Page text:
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“The Cathedral Parish soon became our spiritual home. We were drawn to the warmth of the parishioners.”

The Saldanha Family

Journeying together

“When Claire and I got married and moved into our first home in early 2020, we explored a few parishes to find where we could best nurture our faith as a young couple. The arrival of COVID certainly made it challenging to meet others physically, and it seemed as though the odds were not in our favour! However, despite not living nearby, the Cathedral Parish soon became our spiritual home. We were drawn to the warmth of the parishioners.  

The Saldanha Family

When we first attended Mass at the Cathedral, we were so encouraged by how people welcomed us. We felt that we could really get to know and to journey with others. We’ve only been parishioners for the past three years, but there are those in the parish community who have been so their whole lives.  


Because of this we’re excited to see the doors of the Cathedral open again. We have a deep belief and sense of hope that when we move back into the Cathedral, those who journeyed with us and searched for a spiritual home like us, can join and build their journeys of faith again.”  


Denver sits on the Parish Pastoral Council and finds that the central location of the Cathedral is key. “It allows us to serve the people of Wellington City, those who truly need our help and support – there is no shortage of people who need the comfort of Christ and pastoral care.”  


As an architect, Claire knows that buildings are always a good investment, “You’re not just investing in a structure but the people that the structure serves ... there is a lot of resource that goes into constructing or restoring a building, but the end result is so much more, it provides a space for people to learn, connect and grow”.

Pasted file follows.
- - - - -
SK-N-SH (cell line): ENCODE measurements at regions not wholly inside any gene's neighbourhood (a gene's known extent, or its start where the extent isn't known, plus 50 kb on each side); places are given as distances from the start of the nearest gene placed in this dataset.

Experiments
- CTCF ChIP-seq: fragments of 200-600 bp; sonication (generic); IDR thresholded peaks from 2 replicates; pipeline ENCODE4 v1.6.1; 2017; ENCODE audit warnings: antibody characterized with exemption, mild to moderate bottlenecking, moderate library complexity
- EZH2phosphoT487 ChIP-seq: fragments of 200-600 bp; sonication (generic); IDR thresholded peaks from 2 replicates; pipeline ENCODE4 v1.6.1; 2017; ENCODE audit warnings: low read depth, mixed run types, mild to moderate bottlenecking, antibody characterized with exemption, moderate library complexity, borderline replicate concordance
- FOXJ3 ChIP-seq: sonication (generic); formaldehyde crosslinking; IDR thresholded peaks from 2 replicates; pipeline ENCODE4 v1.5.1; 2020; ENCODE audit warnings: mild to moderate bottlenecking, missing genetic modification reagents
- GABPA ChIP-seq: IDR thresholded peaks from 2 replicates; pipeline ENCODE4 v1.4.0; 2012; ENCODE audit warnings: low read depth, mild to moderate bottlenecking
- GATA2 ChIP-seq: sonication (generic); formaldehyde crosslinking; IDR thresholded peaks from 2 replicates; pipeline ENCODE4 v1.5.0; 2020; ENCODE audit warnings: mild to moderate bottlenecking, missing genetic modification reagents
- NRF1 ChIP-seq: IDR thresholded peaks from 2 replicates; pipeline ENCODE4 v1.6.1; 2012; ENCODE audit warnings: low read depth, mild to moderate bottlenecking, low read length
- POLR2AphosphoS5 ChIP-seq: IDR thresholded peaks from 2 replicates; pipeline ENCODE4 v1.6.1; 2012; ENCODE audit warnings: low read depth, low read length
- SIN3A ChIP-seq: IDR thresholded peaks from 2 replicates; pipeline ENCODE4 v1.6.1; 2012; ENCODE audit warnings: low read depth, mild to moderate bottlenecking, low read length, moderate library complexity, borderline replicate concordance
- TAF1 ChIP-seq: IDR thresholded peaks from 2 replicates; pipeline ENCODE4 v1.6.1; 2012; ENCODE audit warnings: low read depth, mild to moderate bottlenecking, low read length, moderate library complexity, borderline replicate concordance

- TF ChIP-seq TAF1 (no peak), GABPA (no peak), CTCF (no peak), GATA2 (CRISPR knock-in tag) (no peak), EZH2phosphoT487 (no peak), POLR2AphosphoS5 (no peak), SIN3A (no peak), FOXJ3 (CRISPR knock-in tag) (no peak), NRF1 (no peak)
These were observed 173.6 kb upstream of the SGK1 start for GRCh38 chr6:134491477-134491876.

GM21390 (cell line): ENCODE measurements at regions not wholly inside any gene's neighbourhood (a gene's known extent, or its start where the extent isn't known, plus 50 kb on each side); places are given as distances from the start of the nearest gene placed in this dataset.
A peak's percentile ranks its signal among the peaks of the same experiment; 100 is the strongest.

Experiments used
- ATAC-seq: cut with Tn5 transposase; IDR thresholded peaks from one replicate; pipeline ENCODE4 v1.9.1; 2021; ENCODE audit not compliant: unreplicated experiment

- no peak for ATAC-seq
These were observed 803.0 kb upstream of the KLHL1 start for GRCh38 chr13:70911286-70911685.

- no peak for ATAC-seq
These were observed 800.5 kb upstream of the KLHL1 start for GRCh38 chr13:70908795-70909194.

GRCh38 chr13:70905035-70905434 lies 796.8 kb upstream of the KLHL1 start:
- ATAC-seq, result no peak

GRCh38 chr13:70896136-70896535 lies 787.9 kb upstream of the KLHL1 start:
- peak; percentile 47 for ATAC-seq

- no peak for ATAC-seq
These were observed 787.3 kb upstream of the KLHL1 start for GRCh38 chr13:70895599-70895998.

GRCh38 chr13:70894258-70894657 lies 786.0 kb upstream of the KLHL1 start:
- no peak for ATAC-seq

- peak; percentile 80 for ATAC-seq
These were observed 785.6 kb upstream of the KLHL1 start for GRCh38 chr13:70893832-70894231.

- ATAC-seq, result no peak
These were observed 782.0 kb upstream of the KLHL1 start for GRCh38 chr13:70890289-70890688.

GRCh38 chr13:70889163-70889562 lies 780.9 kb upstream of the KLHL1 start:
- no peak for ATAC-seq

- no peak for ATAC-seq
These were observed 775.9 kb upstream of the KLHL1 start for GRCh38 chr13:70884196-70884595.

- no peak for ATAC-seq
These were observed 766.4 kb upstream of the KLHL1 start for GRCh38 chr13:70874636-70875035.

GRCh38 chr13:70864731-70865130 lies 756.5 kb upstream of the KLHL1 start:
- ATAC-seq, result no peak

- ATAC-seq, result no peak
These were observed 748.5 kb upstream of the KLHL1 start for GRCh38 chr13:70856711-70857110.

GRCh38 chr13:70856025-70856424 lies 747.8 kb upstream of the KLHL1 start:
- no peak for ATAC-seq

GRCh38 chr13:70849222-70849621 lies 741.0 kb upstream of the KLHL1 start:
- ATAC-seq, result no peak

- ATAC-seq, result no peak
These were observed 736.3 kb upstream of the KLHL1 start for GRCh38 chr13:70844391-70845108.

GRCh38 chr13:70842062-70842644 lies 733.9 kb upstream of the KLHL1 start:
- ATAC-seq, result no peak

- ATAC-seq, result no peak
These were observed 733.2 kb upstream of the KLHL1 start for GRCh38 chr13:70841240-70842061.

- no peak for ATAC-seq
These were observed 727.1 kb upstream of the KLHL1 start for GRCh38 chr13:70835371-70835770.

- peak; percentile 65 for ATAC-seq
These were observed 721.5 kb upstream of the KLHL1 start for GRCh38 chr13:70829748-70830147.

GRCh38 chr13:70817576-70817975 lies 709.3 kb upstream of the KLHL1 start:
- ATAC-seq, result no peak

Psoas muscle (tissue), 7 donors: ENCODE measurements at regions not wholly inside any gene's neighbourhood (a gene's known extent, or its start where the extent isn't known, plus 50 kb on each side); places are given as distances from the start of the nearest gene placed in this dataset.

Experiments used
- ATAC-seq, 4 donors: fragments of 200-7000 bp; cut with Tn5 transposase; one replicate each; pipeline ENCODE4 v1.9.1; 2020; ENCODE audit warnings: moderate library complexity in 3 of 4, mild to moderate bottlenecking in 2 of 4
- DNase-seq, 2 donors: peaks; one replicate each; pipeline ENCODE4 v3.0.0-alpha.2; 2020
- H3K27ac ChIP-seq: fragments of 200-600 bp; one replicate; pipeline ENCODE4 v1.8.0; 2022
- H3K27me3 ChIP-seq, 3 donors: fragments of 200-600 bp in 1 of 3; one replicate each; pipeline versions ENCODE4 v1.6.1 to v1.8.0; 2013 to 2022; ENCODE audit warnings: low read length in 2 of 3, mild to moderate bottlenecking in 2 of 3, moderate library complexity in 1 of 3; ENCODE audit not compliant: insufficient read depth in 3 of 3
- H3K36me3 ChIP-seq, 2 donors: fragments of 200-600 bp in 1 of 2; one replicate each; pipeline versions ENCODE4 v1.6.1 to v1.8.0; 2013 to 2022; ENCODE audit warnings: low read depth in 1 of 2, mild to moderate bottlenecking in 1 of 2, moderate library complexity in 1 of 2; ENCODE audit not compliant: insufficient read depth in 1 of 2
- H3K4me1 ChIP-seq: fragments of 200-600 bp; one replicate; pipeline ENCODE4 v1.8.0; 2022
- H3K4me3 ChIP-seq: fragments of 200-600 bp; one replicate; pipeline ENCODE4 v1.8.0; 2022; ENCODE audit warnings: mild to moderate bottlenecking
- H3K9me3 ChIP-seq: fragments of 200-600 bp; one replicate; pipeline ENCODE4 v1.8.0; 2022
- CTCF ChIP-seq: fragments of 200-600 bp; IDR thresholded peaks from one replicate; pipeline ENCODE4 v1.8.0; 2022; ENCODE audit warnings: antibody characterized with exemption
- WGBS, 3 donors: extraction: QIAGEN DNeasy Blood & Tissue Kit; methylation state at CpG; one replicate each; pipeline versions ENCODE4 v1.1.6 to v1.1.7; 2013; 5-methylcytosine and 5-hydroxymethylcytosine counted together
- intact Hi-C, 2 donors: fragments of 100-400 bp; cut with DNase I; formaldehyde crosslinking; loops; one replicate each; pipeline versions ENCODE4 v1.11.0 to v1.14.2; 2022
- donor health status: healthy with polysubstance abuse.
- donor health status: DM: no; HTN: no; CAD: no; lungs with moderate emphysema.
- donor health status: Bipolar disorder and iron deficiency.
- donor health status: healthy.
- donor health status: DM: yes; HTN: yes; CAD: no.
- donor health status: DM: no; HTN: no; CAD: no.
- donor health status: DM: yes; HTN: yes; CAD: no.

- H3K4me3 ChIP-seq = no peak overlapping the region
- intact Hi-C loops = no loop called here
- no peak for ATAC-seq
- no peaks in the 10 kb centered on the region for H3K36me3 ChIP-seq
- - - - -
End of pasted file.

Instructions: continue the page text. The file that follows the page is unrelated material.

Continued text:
The Saldanhas believe that when you invest in the Cathedral, you’re not just doing it for those present today; you are paving the way for many generations of faith and giving all those who come through the door a place to grow spiritually and be nourished by the Word of God. Denver adds, “This is more than just providing financial support, this a genuine opportunity to bless generations of people. Which, if you really reflect on it, is a true privilege.” ✟  

A family affair

Kevin O’Connor has strong memories of attending Mass at the Cathedral (formerly the Basilica) from age 8. Every Wednesday morning, all the pupils and Brothers of Marist Brothers School Thorndon would assemble and march to Mass. The school was then sited in Hawkestone St, although nowadays it could more aptly be described as Marist Motorway. 

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Kevin and Julia on their wedding day.

Kevin and Julia were married at the Cathedral in 1967. Kevin’s brother Maurice was also married there.

Julia’s family links with the Cathedral were formed around 1900. Two Quirke brothers and two Flynn sisters knew each other when they all lived in Castlemaine, Ireland. All four had emigrated to settle in Thorndon at the turn of the century, and a first Quirke/Flynn marriage took place at the Cathedral in 1905. The second Quirke/Flynn marriage (Julia’s grandparents) also took place at the Cathedral, in 1908. Julia’s father was christened, and her parents married and much later farewelled at the Cathedral.